2021 Book Reviews III
On the Road by Jack Kerouac
On the Road is one of those books that I was surprised in myself that I hadn’t read, so it seemed about time to rectify that. A tale of wanderlust and search for personal meaning, I hoped it would answer my question of whether a life of adventure was the antidote to my own life’s ailments. It’s fictionalised autobiographical nature makes it a very different work to if it was pure fiction, and in my opinion gives it a lot more credibility. It is a snapshot of a pre Civil Rights Movement America, and Kerouac’s attitudes towards Black and Latinx people and women reflect that, making for a jarring and uncomfortable read at times. I think this is one of the ways that it is more meritous due to its proximity to the truth - that’s the way Kerouac really thought about other people, and it serves of an important reminder that his judgments are reflective of the society he lived in in the very near past. Almost every character in this book, and certainly the entirety of the central cast, is deeply unlikeable. Despite Sal Paradise (Jack Kerouac) having an almost deific reverence for Dean Moriarty (Neal Cassidy), Moriarty is the worst of the lot, and if I didn’t know he was a real figure, I would’ve assumed he was allegoric for Kerouac’s legendary Benzedrine addiction. The book, along with the Beat Generation to which Kerouac belonged, serves as a deconstruction of the American dream, and seems just as timely today while the American dream could well be in its death throes. I understand why a lot of people hate On the Road, but I loved it - Sal Paradise is full of bullshit, but it’s authentic bullshit, and I rate that.
The Dharma Bums by Jack Kerouac
After finishing On the Road, I decided I hadn’t quite got enough of Jack Kerouac and wanted to know what happened in the next chapter of his life, particularly as I can see myself converting to Buddhism and living alone in the woods a lot more readily than I can going on a string of month long drug & alcohol benders while speeding back and forth across America, flirting with death the whole way. Kerouac may have chosen a new moniker for himself in The Dharma Bums, but his attempts to adopt a new persona aren’t wholly successful, and there is plenty of Sal Paradise still evident in Ray Smith the self-proclaimed bodhisattva. This time round the cast are at least more likeable, even if they still didn’t meet my personal threshold for likeability, and while I found Japhy Ryder (Gary Snyder) a hypocrite in many ways, he at least seems like a positive force in Smith’s life in contrast to the powerful toxicity of Dean Moriarty (who also appears in The Dharma Bums, albeit briefly, under the pseudonym of Cody Pomeray). Kerouac spends the novel desperately trying to reconcile Buddhism and his desire to attain nirvana with his Americanness, which one could argue entraps him in sansara forever. As an exploration of Eastern philosophy in the Western world, I found it romantic and compelling, and enjoyed how it didn’t shy away from the practical difficulties of the cross-continental marriage of ideals (incidentally, Alan Watts also makes an appearance as “Arthur Whane”). This book reinforced all the things I felt after reading Siddhartha; that is to sit with my legs crossed for a long time and try to forget how to think.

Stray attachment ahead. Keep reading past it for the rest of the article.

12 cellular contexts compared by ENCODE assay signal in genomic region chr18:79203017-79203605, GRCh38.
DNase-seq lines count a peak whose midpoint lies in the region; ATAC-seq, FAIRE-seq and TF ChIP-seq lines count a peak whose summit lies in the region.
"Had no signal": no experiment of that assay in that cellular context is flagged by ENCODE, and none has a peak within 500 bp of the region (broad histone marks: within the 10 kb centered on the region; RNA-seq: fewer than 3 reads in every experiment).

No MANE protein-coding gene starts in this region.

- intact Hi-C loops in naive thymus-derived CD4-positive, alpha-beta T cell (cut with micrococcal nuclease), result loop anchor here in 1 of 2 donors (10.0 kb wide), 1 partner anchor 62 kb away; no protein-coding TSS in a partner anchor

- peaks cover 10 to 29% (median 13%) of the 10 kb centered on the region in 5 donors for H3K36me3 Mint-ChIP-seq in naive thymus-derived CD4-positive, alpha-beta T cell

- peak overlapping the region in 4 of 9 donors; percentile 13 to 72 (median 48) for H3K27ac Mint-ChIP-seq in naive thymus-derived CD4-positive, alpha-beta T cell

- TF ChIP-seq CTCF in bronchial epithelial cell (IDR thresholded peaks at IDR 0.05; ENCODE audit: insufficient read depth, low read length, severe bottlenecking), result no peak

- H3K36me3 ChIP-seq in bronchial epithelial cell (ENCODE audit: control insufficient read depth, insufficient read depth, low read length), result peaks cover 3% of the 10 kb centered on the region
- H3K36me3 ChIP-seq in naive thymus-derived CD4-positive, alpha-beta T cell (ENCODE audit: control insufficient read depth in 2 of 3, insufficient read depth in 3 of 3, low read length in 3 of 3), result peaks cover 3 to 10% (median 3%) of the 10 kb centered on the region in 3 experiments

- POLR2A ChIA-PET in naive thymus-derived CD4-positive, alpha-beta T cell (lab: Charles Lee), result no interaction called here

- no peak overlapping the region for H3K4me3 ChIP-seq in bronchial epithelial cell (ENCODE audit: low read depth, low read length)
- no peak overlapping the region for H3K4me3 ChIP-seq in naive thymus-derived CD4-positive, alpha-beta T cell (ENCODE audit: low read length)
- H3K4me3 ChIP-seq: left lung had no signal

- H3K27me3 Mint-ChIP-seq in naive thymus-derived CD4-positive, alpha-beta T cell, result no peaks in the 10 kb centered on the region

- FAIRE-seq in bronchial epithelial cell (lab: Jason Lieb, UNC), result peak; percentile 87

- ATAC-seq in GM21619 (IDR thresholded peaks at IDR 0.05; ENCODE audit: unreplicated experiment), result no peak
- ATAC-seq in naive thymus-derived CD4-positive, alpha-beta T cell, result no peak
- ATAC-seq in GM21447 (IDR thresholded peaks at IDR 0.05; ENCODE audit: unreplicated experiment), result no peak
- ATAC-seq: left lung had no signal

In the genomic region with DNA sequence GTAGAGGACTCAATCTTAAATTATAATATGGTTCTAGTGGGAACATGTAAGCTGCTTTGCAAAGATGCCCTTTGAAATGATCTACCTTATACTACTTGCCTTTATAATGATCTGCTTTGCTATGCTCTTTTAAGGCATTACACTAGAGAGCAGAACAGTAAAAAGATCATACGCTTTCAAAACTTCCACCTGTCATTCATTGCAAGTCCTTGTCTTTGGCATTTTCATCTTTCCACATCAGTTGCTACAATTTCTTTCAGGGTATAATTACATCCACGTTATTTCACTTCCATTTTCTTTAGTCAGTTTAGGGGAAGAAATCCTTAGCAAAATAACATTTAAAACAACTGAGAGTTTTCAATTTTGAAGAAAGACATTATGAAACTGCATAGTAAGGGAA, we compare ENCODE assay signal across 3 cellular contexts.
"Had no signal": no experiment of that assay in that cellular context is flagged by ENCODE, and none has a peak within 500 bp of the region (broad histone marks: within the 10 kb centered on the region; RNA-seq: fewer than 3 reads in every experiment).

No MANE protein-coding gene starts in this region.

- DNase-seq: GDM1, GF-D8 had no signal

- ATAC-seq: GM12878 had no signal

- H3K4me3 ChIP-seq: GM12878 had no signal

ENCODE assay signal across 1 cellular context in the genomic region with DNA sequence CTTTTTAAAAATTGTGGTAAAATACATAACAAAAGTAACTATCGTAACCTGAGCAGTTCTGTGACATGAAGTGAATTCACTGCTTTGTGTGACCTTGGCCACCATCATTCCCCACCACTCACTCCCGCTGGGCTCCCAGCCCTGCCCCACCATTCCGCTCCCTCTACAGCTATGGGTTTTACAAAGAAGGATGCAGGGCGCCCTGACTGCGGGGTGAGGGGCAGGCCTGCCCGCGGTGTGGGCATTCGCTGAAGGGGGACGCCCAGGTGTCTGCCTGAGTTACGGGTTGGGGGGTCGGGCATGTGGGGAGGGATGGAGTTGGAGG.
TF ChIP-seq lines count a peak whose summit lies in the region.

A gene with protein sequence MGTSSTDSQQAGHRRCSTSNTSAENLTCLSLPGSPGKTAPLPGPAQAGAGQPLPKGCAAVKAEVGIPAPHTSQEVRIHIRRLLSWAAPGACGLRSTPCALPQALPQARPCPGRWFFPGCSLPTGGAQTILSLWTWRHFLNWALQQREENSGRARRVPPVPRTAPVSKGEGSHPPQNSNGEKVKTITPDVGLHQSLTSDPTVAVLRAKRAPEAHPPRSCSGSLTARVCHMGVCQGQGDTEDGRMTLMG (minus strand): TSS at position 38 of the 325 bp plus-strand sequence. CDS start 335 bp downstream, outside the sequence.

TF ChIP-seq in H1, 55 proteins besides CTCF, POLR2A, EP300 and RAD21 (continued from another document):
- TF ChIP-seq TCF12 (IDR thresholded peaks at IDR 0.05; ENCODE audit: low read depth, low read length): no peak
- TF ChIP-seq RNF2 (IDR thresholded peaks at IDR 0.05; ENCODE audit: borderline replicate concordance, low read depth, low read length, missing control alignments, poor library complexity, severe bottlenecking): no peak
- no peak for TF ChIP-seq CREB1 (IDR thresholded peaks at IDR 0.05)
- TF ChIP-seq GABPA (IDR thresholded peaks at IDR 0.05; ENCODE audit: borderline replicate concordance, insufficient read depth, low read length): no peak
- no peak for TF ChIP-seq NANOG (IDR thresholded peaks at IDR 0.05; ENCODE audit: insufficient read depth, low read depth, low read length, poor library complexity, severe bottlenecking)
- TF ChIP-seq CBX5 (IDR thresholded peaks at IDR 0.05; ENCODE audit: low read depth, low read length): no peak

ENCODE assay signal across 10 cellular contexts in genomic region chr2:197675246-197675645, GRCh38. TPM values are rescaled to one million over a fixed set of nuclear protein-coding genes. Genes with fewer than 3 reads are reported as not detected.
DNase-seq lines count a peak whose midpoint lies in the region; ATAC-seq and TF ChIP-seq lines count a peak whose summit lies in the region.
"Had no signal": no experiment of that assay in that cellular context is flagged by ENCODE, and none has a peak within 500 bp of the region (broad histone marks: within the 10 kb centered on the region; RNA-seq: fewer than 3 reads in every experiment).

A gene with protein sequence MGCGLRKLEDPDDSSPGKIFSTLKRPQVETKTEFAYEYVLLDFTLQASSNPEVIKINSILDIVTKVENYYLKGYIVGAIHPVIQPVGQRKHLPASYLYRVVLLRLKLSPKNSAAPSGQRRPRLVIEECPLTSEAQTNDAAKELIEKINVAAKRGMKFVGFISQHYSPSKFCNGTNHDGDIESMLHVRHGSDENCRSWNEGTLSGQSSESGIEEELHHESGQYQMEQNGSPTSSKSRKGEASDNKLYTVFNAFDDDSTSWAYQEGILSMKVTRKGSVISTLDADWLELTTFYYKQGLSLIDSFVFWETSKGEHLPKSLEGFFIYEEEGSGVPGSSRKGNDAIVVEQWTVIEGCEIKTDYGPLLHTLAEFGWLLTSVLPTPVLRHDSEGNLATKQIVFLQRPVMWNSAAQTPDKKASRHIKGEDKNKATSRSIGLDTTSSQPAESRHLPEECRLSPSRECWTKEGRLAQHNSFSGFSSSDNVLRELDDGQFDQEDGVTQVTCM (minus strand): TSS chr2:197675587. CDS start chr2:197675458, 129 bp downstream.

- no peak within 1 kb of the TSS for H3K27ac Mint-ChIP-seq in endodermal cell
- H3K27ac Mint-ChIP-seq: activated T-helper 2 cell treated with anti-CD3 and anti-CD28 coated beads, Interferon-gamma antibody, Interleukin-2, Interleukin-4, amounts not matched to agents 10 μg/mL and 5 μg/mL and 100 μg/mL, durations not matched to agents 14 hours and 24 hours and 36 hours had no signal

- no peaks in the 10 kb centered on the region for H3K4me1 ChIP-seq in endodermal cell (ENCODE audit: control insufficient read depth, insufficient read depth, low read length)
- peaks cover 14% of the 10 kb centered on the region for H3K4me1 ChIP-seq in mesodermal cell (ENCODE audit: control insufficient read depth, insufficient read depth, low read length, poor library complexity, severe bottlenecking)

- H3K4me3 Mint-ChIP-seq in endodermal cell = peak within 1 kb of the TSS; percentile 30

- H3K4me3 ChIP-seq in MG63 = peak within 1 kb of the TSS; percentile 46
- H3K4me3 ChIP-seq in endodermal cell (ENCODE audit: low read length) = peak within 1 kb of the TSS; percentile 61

How to Be an Antiracist by Ibram X. Kendi
How to Be an Antiracist is powerful, to-the-point and uncompromising. Professor Kendi displays that he is clearly an excellent teacher by bringing so much clarity to the readers of this book, his students, but at the same time refusing to coddle them at any point. He is equal parts vulnerable and incisive as he hones in on exactly what racism is and what we have a collective duty to do about it, all while sharing his own story and experiences with racism. His combination of precise definitions with vital context make this not only a perfect blueprint for antiracism but also an undefeatable argument as to why it’s imperative that we all strive to become one.